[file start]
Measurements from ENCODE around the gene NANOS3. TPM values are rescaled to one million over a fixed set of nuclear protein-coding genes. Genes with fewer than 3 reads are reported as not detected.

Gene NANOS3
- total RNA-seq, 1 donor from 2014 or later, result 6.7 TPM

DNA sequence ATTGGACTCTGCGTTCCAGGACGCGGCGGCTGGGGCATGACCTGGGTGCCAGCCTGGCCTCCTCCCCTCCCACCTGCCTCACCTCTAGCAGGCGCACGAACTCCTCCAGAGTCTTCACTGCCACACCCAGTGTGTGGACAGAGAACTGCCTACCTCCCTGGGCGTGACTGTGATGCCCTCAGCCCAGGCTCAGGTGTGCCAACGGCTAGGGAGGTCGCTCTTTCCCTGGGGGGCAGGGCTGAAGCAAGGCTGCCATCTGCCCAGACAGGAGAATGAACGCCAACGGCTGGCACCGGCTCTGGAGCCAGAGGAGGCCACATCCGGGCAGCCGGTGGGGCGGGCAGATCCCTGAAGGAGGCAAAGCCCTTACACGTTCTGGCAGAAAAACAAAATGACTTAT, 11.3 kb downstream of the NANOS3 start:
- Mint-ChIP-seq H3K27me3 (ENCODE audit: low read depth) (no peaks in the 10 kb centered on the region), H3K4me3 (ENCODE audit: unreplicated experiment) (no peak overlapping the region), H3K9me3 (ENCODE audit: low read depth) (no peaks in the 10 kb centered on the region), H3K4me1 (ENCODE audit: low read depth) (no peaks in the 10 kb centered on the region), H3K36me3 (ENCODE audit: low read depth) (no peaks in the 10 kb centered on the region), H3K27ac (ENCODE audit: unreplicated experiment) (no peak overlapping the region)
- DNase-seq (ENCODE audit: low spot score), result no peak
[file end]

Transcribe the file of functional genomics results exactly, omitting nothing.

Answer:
Measurements from ENCODE around the gene NANOS3. TPM values are rescaled to one million over a fixed set of nuclear protein-coding genes. Genes with fewer than 3 reads are reported as not detected.

Gene NANOS3
- total RNA-seq, 1 donor from 2014 or later, result 6.7 TPM

DNA sequence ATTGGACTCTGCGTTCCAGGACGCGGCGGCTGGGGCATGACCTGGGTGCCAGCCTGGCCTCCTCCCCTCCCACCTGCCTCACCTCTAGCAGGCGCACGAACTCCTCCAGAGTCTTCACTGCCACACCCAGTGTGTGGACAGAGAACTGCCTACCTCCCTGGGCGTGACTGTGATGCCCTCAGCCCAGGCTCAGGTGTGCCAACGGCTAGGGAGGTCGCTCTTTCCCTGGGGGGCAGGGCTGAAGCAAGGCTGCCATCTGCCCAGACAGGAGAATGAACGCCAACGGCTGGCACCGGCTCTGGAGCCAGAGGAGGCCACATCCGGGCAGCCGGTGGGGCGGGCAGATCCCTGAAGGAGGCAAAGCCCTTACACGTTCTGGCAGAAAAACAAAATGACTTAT, 11.3 kb downstream of the NANOS3 start:
- Mint-ChIP-seq H3K27me3 (ENCODE audit: low read depth) (no peaks in the 10 kb centered on the region), H3K4me3 (ENCODE audit: unreplicated experiment) (no peak overlapping the region), H3K9me3 (ENCODE audit: low read depth) (no peaks in the 10 kb centered on the region), H3K4me1 (ENCODE audit: low read depth) (no peaks in the 10 kb centered on the region), H3K36me3 (ENCODE audit: low read depth) (no peaks in the 10 kb centered on the region), H3K27ac (ENCODE audit: unreplicated experiment) (no peak overlapping the region)
- DNase-seq (ENCODE audit: low spot score), result no peak